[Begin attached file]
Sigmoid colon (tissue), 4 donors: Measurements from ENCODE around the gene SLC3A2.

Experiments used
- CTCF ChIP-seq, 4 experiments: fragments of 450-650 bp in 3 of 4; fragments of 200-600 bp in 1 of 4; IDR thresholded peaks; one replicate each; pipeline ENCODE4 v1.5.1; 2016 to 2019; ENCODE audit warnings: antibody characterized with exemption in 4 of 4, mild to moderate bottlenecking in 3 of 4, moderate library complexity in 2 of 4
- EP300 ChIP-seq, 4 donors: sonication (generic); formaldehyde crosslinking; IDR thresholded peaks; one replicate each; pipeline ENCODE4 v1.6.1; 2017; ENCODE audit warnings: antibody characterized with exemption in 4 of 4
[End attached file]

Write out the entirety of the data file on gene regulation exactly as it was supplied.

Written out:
Sigmoid colon (tissue), 4 donors: Measurements from ENCODE around the gene SLC3A2.

Experiments used
- CTCF ChIP-seq, 4 experiments: fragments of 450-650 bp in 3 of 4; fragments of 200-600 bp in 1 of 4; IDR thresholded peaks; one replicate each; pipeline ENCODE4 v1.5.1; 2016 to 2019; ENCODE audit warnings: antibody characterized with exemption in 4 of 4, mild to moderate bottlenecking in 3 of 4, moderate library complexity in 2 of 4
- EP300 ChIP-seq, 4 donors: sonication (generic); formaldehyde crosslinking; IDR thresholded peaks; one replicate each; pipeline ENCODE4 v1.6.1; 2017; ENCODE audit warnings: antibody characterized with exemption in 4 of 4